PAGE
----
The classical triad of our students’ education is economics, law and administration. Now, thanks to the schools’ merger, the programme design will be able to undergo a minor but quite important change: its curriculum will be enriched with certain subject fields from political science. Obviously, public administration is impossible outside of real politics. The students will be able to better study the political aspect of administrative decision-making at public organizations. This will improve the quality of teaching and foster our graduates’ competitive advantages.
Senior students will be able to choose one of the two concentrations: Financial Management in the Public Sector or Administration in Socially Important Fields. They are highly relevant for the demands of the job market.
At the same time, the students will have an opportunity to choose a minor, in order to diversify their academic profiles, as well as take courses in programming and ICT. In the context of the economy and public administration, which are rapidly becoming more and more digitalized, these skills will certainly be useful for the graduates.
Researchers have long studied the motives that inspire people to join in collective action. Three factors have received particular attention: anger caused by apparent social injustice; belief in the efficacy of collective action; and politicised identity. New studies have recently prompted a team of scholars, including a HSE researcher, to incorporate two additional factors into the existing model: ideology and moral obligation.
Europe wants to live in a democracy. This is especially true for residents of countries of Northern Europe, but less so for those of former socialist countries, especially Russia. While almost everyone has a positive attitude towards democracy, people have different understandings of it. Alla Salmina studied the relationship between attitudes and understandings of it using the data of 28 countries that participated in the European Social Survey (ESS).
‘We tried to give them a bright future.’ These are the words of engineers, construction workers, geologists, doctors and other specialists from the former Soviet republic regarding the years they spent in Mongolia. Those Soviet-era specialists are still united by the memory of trying to build something on such a grand scale and then seeing the whole project collapse. More than 100 members of that community agreed to be interviewed in-depth by political scientist Alexei Mikhalev. Here, he shares information from their collective memory with IQ.HSE.
‘State capacity’ refers to a state’s ability to make and effectively implement decisions in domestic and foreign policy. In a study, HSE University political scientists evaluated the state capacity of 142 countries. Based on their findings, the researchers created and trialed a state capacity index, identified eight models of state capacity, and compiled a general international ranking.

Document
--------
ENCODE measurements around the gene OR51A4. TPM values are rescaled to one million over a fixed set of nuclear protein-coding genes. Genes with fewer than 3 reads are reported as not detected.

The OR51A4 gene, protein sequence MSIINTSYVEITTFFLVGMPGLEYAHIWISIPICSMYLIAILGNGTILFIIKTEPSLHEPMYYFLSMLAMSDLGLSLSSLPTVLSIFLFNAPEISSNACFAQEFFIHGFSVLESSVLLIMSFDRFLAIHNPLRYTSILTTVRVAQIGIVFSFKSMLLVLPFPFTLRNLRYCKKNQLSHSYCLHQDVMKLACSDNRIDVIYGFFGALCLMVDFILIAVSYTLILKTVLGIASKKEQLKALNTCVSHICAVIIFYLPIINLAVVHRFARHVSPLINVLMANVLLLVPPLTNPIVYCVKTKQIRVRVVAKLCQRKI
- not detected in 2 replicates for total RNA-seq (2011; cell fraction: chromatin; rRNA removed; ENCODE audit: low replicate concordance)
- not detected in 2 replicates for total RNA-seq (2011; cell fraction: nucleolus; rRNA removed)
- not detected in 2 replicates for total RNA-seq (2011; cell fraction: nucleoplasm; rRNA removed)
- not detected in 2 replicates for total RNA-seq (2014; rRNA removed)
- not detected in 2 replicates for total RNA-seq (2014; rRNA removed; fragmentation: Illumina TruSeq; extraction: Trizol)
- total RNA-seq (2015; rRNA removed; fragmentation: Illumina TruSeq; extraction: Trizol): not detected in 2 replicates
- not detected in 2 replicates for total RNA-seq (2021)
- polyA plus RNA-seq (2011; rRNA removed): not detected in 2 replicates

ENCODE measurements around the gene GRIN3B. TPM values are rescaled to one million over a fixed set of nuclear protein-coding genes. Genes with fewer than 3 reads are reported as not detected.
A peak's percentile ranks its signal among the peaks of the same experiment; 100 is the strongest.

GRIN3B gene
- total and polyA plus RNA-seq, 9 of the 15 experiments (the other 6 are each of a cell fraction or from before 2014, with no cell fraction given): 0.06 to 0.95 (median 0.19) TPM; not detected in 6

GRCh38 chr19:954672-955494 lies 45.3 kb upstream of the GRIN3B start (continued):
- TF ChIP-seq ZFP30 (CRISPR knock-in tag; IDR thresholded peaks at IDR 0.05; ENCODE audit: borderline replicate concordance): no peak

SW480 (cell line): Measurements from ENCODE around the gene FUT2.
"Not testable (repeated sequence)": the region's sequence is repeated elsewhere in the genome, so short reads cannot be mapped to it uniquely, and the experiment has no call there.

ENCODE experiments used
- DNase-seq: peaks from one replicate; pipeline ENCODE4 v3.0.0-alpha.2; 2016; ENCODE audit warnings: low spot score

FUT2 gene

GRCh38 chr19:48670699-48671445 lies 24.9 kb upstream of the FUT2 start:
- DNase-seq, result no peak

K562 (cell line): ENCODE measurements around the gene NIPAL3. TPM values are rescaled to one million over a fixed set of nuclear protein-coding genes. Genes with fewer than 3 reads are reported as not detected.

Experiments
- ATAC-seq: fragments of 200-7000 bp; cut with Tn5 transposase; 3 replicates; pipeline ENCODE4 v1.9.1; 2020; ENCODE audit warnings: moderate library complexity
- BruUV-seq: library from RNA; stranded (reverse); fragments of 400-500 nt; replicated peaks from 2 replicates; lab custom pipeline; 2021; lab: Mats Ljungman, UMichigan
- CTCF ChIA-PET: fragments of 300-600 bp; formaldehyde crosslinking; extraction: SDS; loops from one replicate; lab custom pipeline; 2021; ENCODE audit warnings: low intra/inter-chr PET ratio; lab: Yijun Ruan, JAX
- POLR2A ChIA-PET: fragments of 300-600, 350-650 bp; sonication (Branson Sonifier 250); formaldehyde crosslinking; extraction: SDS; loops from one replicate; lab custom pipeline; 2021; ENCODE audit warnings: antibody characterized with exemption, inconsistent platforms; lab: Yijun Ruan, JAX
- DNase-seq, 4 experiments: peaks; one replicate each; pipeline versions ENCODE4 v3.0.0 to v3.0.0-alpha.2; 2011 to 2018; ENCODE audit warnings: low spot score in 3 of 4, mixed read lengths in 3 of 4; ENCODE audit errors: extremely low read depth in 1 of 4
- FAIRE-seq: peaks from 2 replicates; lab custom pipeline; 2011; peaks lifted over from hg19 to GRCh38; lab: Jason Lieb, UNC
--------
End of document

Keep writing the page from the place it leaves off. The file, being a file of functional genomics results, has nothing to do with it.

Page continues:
Andrei Melville, Dean of the Faculty of Social Sciences, spoke with the HSE News Service about the merger of two schools and the outlook for political science at HSE University.
While much of the focus on politics and global affairs over the past several decades has been on democratization, the most striking thing about this period has been the survival and spread of authoritarian regimes, argues Graeme Gill, Emeritus Professor in the Department of Government and International Relations at the University of Sydney. Professor Gill is one of the presenters at the upcoming XX April International Academic Conference on Economic and Social Development, scheduled this year for April 9-12 at the Higher School of Economics.
More than twenty years after the collapse of the socialist bloc, virtually none of the post-communist countries have attained the level of socioeconomic development characteristic of advanced democracies. Likewise, none of the post-communist countries have emerged as successful autocracies with high-quality public institutions, such as those found in Singapore or Oman. Professor Andrei Melville, Dean of the HSE Faculty of Social Sciences, and Mikhail Mironyuk, Associate Professor of the HSE School of Political Science, examine possible reasons why it is so.
In San Francisco, the 111th annual meeting of the American Political Science Association (APSA) – one of the largest international conferences in the field of political science – recently took place. Scholars from HSE presented their research on forum panels such as ‘Fiscal Politics in Federal Systems’, ‘Social Policy in Non-democracies: Dynamics of Social Policy Debates in Russia’, ‘Incumbents and Elections in Developing Countries’, and ‘Power in 21st Century World Politics’.
Students of the international Master’s programme in Comparative Social Research, which opened in 2014, spent their first semester studying at the Moscow campus of the Higher School of Economics; the second semester was spent in St. Petersburg. Another six months will be devoted to study abroad. Mobility in the educational process is an important principle of the programme that allows future sociologists to better understand social reality. The English-language programme turned out to of interest not only to Russian students, but also to graduates of prestigious foreign universities.